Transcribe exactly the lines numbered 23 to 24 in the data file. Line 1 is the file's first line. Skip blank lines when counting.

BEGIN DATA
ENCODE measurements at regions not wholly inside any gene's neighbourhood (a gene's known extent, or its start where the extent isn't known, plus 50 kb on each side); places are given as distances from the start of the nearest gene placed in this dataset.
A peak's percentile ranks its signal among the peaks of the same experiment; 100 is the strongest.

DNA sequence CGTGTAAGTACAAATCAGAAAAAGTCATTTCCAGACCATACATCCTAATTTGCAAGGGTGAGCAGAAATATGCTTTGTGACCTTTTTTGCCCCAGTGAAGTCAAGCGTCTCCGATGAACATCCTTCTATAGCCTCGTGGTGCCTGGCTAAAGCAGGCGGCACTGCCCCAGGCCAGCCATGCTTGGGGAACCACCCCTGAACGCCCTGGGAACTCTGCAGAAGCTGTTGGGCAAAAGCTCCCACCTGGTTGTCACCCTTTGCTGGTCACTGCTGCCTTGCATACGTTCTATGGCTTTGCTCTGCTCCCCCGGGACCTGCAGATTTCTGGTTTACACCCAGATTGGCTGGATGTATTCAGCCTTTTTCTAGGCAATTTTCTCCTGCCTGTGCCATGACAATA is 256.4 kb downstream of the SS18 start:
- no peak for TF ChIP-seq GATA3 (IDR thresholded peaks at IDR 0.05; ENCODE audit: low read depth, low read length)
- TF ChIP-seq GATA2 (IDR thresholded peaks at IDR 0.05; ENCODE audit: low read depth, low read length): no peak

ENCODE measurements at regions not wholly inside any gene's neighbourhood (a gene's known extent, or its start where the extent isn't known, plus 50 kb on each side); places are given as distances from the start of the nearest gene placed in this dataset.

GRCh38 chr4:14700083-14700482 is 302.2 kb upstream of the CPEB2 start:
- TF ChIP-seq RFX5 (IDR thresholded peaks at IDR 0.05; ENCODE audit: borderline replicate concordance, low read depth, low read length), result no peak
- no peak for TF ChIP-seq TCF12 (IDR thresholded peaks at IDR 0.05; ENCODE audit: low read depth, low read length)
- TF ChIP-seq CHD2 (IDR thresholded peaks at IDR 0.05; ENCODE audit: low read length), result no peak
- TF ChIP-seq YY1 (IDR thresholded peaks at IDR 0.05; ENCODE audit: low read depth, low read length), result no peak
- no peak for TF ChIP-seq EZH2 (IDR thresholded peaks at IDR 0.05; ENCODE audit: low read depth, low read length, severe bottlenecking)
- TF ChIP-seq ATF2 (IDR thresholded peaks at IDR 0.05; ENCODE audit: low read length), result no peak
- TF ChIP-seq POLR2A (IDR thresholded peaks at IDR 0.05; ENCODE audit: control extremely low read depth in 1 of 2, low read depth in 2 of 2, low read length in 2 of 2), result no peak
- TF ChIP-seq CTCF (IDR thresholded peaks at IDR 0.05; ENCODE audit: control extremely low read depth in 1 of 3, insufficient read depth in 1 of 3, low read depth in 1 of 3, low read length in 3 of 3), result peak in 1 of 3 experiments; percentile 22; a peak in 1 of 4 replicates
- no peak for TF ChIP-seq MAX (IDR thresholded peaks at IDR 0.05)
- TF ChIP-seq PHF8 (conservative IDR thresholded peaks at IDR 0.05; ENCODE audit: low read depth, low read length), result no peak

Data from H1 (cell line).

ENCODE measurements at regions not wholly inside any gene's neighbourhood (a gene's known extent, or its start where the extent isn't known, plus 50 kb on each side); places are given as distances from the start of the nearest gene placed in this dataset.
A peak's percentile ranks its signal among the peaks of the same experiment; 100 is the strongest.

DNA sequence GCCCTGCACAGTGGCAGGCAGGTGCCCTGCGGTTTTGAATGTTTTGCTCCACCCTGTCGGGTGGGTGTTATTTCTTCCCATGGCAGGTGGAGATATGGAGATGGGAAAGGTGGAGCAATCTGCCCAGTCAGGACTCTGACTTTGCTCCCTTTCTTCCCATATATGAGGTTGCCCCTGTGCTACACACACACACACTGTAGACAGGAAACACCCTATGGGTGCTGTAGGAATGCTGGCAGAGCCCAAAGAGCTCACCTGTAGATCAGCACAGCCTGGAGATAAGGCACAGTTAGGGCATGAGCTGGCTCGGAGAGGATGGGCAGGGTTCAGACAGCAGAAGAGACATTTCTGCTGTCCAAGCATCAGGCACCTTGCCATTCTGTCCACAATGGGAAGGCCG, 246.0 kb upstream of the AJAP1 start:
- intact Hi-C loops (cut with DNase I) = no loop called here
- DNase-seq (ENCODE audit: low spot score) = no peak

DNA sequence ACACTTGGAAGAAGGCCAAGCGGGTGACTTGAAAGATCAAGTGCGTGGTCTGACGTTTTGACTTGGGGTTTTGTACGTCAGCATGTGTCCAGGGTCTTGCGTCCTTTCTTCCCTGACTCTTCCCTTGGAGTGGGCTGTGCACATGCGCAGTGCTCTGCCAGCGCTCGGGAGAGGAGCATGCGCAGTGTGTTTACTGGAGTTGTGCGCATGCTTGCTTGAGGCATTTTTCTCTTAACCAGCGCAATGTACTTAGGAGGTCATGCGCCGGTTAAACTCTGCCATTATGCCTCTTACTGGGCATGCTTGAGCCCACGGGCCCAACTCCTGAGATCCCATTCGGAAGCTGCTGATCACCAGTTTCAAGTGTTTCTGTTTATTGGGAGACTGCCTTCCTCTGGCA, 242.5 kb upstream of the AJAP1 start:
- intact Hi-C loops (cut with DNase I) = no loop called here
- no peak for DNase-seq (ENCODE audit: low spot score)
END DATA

- DNase-seq (ENCODE audit: low spot score) = no peak

DNA sequence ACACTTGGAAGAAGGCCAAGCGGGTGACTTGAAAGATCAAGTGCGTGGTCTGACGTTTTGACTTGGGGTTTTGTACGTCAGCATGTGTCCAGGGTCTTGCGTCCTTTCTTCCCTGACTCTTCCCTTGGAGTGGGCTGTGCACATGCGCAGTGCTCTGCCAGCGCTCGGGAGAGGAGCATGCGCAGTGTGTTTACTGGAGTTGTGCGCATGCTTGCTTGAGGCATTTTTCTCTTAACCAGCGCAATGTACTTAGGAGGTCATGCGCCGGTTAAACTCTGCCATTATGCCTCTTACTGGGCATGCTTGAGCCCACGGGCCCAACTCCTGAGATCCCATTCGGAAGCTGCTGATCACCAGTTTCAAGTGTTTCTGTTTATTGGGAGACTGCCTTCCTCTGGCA, 242.5 kb upstream of the AJAP1 start: